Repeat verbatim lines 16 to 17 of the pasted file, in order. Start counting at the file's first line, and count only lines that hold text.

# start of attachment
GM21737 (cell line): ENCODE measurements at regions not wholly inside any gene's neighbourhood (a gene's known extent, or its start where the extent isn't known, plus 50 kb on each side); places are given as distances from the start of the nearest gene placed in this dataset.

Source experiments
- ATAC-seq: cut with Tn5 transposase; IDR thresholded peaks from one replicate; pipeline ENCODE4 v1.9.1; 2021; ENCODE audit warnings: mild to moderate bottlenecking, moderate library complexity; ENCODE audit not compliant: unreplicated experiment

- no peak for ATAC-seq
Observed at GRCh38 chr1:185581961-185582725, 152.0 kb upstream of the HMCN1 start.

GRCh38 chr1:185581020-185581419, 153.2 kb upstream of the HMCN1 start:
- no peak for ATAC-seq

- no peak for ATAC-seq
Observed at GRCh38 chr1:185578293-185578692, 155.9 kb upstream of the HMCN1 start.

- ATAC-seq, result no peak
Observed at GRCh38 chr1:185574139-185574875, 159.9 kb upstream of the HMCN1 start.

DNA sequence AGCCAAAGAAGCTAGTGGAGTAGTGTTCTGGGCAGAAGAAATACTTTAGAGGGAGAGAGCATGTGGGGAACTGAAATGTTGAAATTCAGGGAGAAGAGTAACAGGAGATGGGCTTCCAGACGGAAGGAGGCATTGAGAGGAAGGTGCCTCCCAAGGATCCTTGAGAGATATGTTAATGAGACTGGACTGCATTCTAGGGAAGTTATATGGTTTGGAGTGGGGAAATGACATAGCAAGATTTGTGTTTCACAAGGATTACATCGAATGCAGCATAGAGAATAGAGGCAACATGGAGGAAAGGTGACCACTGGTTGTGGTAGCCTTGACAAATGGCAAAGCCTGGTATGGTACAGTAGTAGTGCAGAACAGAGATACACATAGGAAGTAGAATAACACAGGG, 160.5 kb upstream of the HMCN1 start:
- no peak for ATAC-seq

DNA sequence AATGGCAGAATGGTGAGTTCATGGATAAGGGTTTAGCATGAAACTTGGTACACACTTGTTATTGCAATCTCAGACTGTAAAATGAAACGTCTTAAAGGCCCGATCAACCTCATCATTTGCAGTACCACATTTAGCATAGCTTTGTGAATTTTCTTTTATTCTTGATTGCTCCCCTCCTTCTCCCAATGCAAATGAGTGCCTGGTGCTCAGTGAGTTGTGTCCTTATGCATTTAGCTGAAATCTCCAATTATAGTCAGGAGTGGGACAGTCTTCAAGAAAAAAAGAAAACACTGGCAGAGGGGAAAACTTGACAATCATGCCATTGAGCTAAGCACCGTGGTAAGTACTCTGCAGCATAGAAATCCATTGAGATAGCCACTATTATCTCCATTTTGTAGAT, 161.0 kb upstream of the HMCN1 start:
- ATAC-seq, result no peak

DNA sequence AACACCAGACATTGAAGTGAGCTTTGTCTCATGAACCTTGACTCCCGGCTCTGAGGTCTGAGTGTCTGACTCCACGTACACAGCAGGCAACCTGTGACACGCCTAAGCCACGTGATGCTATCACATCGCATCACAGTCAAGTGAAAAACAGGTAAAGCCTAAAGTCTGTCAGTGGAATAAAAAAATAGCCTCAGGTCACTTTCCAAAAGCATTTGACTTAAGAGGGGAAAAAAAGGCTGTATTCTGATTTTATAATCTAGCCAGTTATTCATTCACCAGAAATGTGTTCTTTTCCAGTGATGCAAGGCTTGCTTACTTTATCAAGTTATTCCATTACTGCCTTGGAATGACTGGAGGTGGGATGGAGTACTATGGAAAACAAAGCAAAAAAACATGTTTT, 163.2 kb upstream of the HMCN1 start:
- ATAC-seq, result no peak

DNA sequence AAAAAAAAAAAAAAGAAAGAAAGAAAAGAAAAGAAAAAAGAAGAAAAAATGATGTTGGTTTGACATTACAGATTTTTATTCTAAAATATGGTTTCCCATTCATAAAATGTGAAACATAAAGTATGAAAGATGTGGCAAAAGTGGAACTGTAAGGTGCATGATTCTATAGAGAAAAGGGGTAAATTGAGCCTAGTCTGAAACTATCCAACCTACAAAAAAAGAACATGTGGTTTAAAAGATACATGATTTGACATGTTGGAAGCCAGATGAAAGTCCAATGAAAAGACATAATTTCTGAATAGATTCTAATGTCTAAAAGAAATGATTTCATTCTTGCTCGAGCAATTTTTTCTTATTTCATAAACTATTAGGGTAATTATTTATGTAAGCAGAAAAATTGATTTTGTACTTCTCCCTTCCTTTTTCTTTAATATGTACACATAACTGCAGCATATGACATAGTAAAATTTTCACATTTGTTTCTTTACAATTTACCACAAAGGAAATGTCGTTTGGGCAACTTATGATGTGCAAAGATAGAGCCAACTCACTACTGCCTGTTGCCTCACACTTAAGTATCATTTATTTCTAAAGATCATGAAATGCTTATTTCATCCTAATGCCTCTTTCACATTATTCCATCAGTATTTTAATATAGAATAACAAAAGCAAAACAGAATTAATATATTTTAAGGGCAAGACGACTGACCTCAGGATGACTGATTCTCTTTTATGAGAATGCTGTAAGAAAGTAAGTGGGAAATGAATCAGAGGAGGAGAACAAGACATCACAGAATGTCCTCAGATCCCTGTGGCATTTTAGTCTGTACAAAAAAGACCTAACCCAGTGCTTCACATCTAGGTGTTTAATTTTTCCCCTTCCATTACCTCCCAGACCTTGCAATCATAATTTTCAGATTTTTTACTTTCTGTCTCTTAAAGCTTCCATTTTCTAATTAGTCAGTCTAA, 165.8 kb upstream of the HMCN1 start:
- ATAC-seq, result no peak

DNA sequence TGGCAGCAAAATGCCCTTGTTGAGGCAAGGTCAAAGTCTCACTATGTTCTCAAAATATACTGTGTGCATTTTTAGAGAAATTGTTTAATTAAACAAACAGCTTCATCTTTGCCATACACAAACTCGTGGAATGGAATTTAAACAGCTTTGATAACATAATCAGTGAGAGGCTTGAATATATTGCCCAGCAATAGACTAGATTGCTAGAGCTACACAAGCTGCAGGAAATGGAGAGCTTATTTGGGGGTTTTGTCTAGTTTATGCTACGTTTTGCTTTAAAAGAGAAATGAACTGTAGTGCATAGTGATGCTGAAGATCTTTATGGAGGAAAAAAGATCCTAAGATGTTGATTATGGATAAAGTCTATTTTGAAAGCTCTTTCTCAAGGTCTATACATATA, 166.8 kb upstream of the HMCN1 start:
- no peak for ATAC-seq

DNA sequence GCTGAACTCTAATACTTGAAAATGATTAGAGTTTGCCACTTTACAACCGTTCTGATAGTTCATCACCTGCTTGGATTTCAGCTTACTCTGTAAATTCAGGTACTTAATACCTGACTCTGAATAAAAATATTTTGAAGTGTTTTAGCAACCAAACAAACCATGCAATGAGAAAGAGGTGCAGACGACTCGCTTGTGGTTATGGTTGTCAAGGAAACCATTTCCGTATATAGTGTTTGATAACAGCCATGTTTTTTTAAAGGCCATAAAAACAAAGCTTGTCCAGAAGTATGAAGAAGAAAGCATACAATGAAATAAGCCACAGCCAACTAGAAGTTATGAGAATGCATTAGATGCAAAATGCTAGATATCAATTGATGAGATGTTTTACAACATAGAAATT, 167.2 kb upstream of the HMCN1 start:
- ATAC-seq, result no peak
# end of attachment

DNA sequence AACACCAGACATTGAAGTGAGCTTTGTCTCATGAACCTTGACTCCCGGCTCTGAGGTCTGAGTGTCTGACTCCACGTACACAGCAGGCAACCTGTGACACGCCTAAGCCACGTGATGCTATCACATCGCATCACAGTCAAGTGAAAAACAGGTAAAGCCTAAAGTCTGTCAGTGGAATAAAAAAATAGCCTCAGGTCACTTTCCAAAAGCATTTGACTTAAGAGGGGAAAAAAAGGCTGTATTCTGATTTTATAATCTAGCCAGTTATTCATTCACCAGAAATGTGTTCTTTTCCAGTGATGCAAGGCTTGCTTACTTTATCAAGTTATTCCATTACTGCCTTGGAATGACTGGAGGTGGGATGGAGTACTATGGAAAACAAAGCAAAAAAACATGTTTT, 163.2 kb upstream of the HMCN1 start:
- ATAC-seq, result no peak